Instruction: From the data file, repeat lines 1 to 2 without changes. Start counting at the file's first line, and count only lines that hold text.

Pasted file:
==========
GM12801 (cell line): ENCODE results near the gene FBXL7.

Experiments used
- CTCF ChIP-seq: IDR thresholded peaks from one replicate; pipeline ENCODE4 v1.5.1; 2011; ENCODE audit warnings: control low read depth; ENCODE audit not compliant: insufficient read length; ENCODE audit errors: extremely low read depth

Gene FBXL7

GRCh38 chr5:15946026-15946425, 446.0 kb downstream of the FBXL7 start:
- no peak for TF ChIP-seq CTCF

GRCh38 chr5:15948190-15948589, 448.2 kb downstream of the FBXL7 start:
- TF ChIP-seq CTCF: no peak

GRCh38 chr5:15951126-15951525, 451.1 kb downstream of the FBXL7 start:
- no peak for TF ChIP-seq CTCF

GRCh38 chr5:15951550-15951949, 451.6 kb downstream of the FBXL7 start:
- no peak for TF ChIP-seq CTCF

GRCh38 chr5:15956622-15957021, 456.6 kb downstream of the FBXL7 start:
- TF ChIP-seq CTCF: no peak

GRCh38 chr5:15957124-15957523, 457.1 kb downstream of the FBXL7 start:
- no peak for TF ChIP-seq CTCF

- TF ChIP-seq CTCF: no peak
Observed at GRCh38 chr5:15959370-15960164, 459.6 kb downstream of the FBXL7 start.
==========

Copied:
GM12801 (cell line): ENCODE results near the gene FBXL7.

Experiments used